"but speaking the truth in love, we are to grow up in all aspects into Him who is the Head, even Christ."
Paul touches on three immeasurably important needs for every believer: (1) what we're to speak, (2) how we're to speak, and (3) the goal of a well-rounded maturity in the Lord Jesus.
(1) As those whose souls have been savingly changed by the regenerating work of the Holy Spirit, our lives are to be continually transformed by the renewing of our minds. Our minds (hearts) are the focus here, because our mouths speak that which fills our hearts (Luke 6:45). And it's important what we say, even every word we speak -- "And I say to you, that every careless word that men shall speak, they shall render account for it in the day of judgment. For by your words you shall be justified, and by your words you shall be condemned." (Matthew 12:36, 37). Sobering words, these... especially since the Lord Jesus never exaggerated, never equivocated, never misspoke. As our speech is a reflection of our heart's condition, what we say actually forms a basis for future judgment: believers before the bema seat of Christ (II Corinthians 5:10), and the unsaved before the Great White Throne (Revelation 20:11-13). What then are we to speak? The truth. Sounds simple, but it isn't. We can lie in so many more ways that stating a falsehood. One of the most subtle ones is silence. By our silence we can allow others to assume an untruth. And with our pride and fears and deceitful hearts (Jeremiah 17:9), silence isn't "golden", it's sinful. Another pitfall comes in the form of exaggeration. Overstating to impress easily slips into falsities that multiply and worsen, until we are inextricably caught in them, and our good name (as well as our witness) are compromised. One other way we may mishandle the truth is to speak it as a weapon, with the intent to hurt. Incalculable damage has been done to the body of Christ, even to the destroying of fellowships, by some who declare, with cruelty, truth that tears down rather than builds up... which leads to the "how we are to speak."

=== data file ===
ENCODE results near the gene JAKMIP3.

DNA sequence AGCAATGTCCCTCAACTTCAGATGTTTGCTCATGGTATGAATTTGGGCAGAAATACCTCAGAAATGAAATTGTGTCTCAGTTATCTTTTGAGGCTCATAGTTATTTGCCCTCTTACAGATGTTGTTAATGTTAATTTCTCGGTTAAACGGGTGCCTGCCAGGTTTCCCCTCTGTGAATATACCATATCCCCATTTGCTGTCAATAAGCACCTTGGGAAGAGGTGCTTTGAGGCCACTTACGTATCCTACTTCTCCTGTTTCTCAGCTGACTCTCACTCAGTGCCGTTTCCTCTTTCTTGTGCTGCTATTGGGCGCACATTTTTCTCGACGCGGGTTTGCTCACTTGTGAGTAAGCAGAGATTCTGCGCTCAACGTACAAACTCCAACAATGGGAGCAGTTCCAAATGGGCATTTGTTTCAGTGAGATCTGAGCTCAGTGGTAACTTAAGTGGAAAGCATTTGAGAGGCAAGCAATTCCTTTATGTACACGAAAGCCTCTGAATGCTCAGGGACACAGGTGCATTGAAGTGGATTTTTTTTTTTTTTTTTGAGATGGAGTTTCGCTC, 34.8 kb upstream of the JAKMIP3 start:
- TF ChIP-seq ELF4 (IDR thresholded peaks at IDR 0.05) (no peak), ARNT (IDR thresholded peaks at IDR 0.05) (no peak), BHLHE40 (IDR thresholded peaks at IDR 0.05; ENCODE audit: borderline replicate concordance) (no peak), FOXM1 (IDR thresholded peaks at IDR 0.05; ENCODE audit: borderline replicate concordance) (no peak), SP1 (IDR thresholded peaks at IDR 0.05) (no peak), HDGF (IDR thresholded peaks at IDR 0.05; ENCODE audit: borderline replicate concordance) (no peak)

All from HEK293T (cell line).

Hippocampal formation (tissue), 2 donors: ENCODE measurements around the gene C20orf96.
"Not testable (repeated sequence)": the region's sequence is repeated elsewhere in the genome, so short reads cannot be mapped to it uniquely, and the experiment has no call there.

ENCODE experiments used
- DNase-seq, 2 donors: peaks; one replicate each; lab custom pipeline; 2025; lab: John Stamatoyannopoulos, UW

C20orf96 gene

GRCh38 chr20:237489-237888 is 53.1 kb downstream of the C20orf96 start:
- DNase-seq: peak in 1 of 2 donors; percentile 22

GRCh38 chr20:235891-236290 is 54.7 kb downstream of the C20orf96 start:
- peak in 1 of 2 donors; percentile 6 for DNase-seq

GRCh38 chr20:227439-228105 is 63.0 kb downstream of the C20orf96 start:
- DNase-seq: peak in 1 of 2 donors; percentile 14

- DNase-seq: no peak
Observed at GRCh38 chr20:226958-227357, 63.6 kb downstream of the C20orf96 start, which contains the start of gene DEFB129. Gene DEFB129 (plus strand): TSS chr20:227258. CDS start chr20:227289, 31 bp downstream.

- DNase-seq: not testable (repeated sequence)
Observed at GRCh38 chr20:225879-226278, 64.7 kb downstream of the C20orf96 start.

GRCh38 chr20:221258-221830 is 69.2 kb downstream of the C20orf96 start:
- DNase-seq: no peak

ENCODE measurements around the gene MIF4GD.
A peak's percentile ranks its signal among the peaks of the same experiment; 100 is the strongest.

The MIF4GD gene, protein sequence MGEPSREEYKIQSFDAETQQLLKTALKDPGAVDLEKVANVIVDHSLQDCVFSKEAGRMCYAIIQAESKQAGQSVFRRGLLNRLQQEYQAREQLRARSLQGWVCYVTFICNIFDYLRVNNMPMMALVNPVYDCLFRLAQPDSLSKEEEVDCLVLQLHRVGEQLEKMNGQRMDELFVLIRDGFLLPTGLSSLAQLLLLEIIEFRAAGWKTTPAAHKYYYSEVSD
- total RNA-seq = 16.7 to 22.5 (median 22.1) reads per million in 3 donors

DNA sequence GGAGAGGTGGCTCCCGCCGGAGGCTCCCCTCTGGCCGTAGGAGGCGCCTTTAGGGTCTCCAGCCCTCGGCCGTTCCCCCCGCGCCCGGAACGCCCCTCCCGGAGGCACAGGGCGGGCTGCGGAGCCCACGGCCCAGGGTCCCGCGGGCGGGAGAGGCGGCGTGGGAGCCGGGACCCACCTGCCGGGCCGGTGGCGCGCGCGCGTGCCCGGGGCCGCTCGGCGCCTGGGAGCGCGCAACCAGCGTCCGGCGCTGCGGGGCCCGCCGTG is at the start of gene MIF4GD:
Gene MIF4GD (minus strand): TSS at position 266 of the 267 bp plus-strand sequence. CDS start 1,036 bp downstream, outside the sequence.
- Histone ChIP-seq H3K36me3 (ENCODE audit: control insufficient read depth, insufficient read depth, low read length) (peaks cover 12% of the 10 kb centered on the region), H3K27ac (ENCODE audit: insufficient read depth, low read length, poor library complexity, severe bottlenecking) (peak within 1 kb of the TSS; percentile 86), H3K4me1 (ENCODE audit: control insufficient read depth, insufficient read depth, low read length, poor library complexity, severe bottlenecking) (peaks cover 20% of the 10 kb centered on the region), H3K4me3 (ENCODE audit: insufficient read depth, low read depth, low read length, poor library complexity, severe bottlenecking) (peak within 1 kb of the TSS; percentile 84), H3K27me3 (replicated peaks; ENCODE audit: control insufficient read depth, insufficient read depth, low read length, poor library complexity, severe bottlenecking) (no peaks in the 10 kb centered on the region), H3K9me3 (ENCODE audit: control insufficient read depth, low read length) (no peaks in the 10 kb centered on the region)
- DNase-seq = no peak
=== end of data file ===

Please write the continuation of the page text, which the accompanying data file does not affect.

(2) Speaking the truth can be harsh, biting, and hurtful... particularly if it's told to the wrong person, behind another's back, with ulterior motives. Gossip can be malicious, even though the information may be true. And some seek to justify overly-confrontational truth by pleading the spiritual gift of prophecy. Hence, Paul bids us balance truth-telling with love. The biblical portrayal of love is not a sugary sentimentality, based on feelings. Paul's enduring all that he did (II Corinthians 11:23-27), was certainly not based on emotion or mood. And the supreme example of love's sacrificial nature, despite feelings, is the crucifixion of the Lord Jesus... He definitely did not feel like being nailed to a cross... yet sacrificial love and submission to His Father kept Him there. The point? Speaking the truth doesn't always feel good, yet when spoken in loving obedience to the Lord and for the listener's sake, the Holy Spirit's smile will be upon it. There is not a guarantee that the truth will be received gladly... yet the Lord will be pleased, and we will grow from it.
(3) Spiritual maturity, leading to being conformed more and more to the image of Christ, is Paul's goal for the Ephesian believers in this verse... and by extension, all who have been changed by the Lord Jesus. James' perspective agrees with Paul's: "For we all stumble in many ways. If anyone does not stumble in what he says, he is a perfect man, able to bridle the whole body as well," (3:2). "Perfect" could be taken literally, but more likely it indicates maturity...the spiritual maturity of those who have learned to minimize their tongues' misuse. I say minimize rather than "completely control" because of James' statement in verse 8 of that third chapter: "But no one can tame the tongue; it is a restless evil and full of deadly poison." Thus, a sign of spiritual maturity is constant vigilance and yieldedness to the Holy Spirit's ministry, thereby taking captive to His obedience our every thought. For, when our thoughts are pure, then our speech will be, as well. O that we would keep our focus upon the Lord Jesus, Author and Finisher of our faith, that by His Word both our contemplations and conversations would have His empowering grace.